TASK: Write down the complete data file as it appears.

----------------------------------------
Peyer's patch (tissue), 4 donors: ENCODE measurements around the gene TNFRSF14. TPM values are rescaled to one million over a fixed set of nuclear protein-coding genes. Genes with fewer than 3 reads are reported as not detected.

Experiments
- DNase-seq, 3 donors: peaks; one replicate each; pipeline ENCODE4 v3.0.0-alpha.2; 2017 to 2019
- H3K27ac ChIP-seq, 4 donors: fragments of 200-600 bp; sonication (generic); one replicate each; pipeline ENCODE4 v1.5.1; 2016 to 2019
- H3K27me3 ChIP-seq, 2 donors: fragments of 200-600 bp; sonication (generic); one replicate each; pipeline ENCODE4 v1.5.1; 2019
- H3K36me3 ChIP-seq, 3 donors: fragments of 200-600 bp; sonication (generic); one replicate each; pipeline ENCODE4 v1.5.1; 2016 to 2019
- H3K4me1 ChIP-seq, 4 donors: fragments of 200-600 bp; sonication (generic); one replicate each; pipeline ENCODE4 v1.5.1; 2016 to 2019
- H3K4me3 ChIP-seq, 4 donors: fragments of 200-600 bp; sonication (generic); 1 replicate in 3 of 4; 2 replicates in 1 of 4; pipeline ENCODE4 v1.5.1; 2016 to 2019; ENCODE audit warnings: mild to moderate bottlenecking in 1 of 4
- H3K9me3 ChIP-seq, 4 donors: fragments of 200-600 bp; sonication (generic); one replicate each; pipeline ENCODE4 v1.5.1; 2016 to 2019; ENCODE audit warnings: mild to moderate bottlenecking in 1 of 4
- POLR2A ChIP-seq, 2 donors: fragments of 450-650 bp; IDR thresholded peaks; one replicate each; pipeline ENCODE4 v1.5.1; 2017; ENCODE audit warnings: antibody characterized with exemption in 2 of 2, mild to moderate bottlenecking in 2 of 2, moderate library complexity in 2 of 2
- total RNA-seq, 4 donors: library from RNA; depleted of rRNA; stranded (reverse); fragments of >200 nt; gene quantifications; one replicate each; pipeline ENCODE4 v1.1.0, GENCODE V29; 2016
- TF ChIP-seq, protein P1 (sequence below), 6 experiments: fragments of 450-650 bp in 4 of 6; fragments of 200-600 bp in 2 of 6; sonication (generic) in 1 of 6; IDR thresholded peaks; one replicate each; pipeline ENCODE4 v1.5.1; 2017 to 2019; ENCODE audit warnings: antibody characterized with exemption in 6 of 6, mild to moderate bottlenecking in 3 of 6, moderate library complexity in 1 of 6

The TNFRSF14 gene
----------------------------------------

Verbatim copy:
Peyer's patch (tissue), 4 donors: ENCODE measurements around the gene TNFRSF14. TPM values are rescaled to one million over a fixed set of nuclear protein-coding genes. Genes with fewer than 3 reads are reported as not detected.

Experiments
- DNase-seq, 3 donors: peaks; one replicate each; pipeline ENCODE4 v3.0.0-alpha.2; 2017 to 2019
- H3K27ac ChIP-seq, 4 donors: fragments of 200-600 bp; sonication (generic); one replicate each; pipeline ENCODE4 v1.5.1; 2016 to 2019
- H3K27me3 ChIP-seq, 2 donors: fragments of 200-600 bp; sonication (generic); one replicate each; pipeline ENCODE4 v1.5.1; 2019
- H3K36me3 ChIP-seq, 3 donors: fragments of 200-600 bp; sonication (generic); one replicate each; pipeline ENCODE4 v1.5.1; 2016 to 2019
- H3K4me1 ChIP-seq, 4 donors: fragments of 200-600 bp; sonication (generic); one replicate each; pipeline ENCODE4 v1.5.1; 2016 to 2019
- H3K4me3 ChIP-seq, 4 donors: fragments of 200-600 bp; sonication (generic); 1 replicate in 3 of 4; 2 replicates in 1 of 4; pipeline ENCODE4 v1.5.1; 2016 to 2019; ENCODE audit warnings: mild to moderate bottlenecking in 1 of 4
- H3K9me3 ChIP-seq, 4 donors: fragments of 200-600 bp; sonication (generic); one replicate each; pipeline ENCODE4 v1.5.1; 2016 to 2019; ENCODE audit warnings: mild to moderate bottlenecking in 1 of 4
- POLR2A ChIP-seq, 2 donors: fragments of 450-650 bp; IDR thresholded peaks; one replicate each; pipeline ENCODE4 v1.5.1; 2017; ENCODE audit warnings: antibody characterized with exemption in 2 of 2, mild to moderate bottlenecking in 2 of 2, moderate library complexity in 2 of 2
- total RNA-seq, 4 donors: library from RNA; depleted of rRNA; stranded (reverse); fragments of >200 nt; gene quantifications; one replicate each; pipeline ENCODE4 v1.1.0, GENCODE V29; 2016
- TF ChIP-seq, protein P1 (sequence below), 6 experiments: fragments of 450-650 bp in 4 of 6; fragments of 200-600 bp in 2 of 6; sonication (generic) in 1 of 6; IDR thresholded peaks; one replicate each; pipeline ENCODE4 v1.5.1; 2017 to 2019; ENCODE audit warnings: antibody characterized with exemption in 6 of 6, mild to moderate bottlenecking in 3 of 6, moderate library complexity in 1 of 6

The TNFRSF14 gene